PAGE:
Tuesday, June 17, 2014

Designing with lean UX




Andreas, Giovanni, Alexandra and I went to the UXLX Conference in Lisbon, where we attended different workshops during two days, the third day was based on lightening talks.
This is a wrapped-up review of one of the workshops I attended.

Designing with lean UX with Kate Rutter

Kate gave us tools to use Lean Startup principles with fun methods. The workshop contained a few steps to make a low-fi product concept by envision, experiment and then share it with the rest of the group. By using lean rapid methods, it was quite easy to understand if the product concept would make it or not.

What are these methods then? Lean UX methods are often used in startups. A startup is an institution designed to create a new product or service under conditions of extreme uncertainty. You need to experiment, validate learnings and reduce waste. And that is basically what the methods help you do. Validate and reduce.

Lean UX
Build
Measure
Learn!
…and do this again.

First, define your users. Who are they? What do they like? What do they don't like? Throw that away. How do their lives look like? When you know your target group you need to define their needs. What can a user DO with your product? What will they not do? Throw that away. How will they do that? Are there any features to add that might help our users?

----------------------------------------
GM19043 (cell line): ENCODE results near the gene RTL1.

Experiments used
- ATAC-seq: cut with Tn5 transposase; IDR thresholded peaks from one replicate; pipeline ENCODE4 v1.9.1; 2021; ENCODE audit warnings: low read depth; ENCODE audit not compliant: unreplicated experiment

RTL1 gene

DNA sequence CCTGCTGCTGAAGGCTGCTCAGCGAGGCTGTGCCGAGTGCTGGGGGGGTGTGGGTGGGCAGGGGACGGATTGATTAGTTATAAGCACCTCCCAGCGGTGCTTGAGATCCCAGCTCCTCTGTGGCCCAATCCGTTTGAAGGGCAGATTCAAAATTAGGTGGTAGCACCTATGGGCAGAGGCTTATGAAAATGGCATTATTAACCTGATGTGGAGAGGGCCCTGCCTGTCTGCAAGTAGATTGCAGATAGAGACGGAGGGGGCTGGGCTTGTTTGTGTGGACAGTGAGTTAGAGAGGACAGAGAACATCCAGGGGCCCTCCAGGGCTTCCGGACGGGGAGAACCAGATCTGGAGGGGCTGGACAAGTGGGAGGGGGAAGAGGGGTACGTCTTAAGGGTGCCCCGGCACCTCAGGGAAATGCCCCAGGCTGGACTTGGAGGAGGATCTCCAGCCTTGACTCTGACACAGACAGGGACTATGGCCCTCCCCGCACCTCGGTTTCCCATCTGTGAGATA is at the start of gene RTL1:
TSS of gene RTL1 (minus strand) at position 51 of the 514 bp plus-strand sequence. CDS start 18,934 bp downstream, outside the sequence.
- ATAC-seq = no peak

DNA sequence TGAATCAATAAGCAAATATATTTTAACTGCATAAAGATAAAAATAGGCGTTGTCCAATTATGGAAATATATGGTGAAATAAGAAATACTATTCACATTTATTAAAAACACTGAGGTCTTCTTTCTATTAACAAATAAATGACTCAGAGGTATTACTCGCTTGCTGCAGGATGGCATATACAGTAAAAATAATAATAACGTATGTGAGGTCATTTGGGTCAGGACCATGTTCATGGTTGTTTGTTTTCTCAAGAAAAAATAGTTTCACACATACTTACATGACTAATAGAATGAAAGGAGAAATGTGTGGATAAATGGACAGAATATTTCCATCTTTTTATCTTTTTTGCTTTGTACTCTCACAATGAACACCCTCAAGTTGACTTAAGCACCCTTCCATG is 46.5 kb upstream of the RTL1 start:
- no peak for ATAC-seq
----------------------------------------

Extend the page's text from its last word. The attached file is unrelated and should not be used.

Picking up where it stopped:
We had five minutes to come up with an idea to test. Sketched it out on papers, used post-its on the wall, sketched something new, threw some ideas away. We sketched out personas with needs, how they live and what they like, why and when they need our product, and what features that they will need.

Finally we had a concept in three hours. What to do next? How do you actually know this is working? You need to measure what matters. A good metric measures the usage of your product by a person. But a great metric makes you look at all the other metrics and say “None of those matter if we don’t get this right first”.

Metrics:
Signups (unhelpful)
Total number of registered users (vanity)
% of new users per week (good)
% of users who sign in 3 times a day, per week (better)
% of users who share a task 3+ times a day, per week (awesome)

Here at Nansen Stockholm we usually work with agile development, and that works very well in most of our projects. I have never worked in this way with reducing waste, but I think this method definitely is something to try out, especially when designing a new product or service.